Melville writes, “Consider the subtleness of the sea; how its most dreaded creatures glide under water, unapparent for the most part, and treacherously hidden beneath the loveliest tints of azure. Consider also the devilish brilliance and beauty of many of its most remorseless tribes, as the dainty embellished shape of many species of sharks. Consider, once more, the universal cannibalism of the sea; all whose creatures prey upon each other, carrying on eternal war since the world began.
Consider all this; and then turn to the green, gentle, and most docile earth; consider them both, the sea and the land; and do you not find a strange analogy to something in yourself? For as this appalling ocean surrounds the verdant land, so in the soul of man there lies one insular Tahiti, full of peace and joy, but encompassed by all the horrors of the half-known life. God keep thee! Push not off from that isle, thou canst never return!”
So begins the journey into hopelessness. It begins innocently enough with a thought that maybe something is a bit unfair. Perhaps I should be treated better than I have been; after all, I am a good person. I deserve better. As a young man I was enraged at what I considered unfair in life and this was before marriage, before children. I still remember some of the things I thought were so unfair: lost love, my dog died, homelessness, parents too far away to help, isolation, loneliness, betrayal, fighting for a dollar…whew!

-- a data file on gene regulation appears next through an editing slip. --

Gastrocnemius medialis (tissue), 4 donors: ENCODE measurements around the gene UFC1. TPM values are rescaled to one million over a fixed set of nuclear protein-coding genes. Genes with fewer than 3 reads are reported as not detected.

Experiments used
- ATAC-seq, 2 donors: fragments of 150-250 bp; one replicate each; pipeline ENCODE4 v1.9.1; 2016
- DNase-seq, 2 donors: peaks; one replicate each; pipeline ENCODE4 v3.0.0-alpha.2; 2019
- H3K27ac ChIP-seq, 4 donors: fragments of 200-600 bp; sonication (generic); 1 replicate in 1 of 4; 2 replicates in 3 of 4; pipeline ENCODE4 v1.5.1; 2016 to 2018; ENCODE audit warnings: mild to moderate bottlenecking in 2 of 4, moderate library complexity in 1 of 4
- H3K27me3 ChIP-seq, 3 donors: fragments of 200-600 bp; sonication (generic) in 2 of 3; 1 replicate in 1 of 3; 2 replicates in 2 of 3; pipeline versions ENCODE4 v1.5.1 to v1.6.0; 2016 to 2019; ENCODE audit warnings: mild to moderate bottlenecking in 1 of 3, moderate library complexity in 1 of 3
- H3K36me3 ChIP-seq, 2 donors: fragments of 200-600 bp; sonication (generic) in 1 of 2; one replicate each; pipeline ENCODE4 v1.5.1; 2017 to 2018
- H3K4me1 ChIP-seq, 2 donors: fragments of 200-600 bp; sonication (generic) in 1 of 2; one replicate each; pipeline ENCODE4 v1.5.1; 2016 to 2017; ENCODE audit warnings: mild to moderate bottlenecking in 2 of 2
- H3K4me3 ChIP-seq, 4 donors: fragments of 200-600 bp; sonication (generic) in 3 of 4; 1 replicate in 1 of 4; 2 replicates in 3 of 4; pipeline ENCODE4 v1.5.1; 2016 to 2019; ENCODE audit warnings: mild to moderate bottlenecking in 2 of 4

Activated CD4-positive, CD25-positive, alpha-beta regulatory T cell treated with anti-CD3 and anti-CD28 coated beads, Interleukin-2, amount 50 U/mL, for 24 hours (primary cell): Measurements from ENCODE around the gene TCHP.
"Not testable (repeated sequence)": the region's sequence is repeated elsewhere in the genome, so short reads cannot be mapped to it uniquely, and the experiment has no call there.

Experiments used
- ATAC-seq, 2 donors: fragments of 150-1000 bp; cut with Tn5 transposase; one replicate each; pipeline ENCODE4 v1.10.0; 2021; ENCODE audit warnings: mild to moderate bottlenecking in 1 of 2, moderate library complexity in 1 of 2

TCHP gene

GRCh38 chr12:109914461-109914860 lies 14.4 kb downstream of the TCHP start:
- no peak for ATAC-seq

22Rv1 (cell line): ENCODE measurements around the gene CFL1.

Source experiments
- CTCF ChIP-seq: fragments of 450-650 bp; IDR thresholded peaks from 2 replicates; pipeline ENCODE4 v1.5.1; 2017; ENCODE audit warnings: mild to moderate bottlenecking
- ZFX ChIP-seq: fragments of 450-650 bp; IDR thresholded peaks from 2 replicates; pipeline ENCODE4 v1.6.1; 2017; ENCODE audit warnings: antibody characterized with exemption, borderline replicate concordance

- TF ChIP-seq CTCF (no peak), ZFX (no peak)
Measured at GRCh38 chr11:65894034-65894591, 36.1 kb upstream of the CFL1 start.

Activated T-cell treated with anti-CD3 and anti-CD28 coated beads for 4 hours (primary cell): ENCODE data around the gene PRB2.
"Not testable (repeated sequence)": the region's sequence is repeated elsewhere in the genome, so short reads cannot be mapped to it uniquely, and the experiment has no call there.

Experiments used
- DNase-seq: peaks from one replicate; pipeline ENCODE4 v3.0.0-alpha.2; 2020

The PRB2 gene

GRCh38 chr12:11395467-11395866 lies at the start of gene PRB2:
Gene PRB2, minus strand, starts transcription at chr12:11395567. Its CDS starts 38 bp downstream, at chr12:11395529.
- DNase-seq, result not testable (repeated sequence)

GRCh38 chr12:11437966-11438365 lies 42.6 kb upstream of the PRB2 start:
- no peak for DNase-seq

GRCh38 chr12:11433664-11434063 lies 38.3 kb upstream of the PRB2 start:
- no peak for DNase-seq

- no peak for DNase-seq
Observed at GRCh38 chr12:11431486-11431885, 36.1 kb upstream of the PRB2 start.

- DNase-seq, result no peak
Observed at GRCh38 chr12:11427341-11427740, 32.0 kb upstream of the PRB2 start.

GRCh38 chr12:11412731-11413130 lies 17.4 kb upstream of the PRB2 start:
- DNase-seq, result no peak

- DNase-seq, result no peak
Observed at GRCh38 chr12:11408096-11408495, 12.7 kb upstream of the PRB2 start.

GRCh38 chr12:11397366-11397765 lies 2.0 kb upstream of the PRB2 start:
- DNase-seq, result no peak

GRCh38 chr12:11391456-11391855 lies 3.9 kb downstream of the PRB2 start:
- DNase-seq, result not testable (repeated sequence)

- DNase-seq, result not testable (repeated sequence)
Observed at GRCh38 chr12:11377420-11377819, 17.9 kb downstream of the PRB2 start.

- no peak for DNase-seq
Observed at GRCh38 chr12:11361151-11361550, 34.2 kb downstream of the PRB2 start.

My parents had created a beautiful island for me, lush beauty, a place where we treated others fairly and with dignity, where we resolved differences with a hug and laughed a lot, ate meals together, went camping all over the world, campfires, rainstorms, palaces, hamburgers, smores, all was right with the world.
Then I pushed off. Sometimes I think I got pulled off but have come to realize that the hardest and best ideals have to be chosen and refined in the fires of will and trials. They cannot be chosen for you. Once I left the island my parents created, my view of God became something like Melville’s. I saw God as a bit of a tyrant, rather unscrupulous and even malicious. It took a long time to find my way back to the island.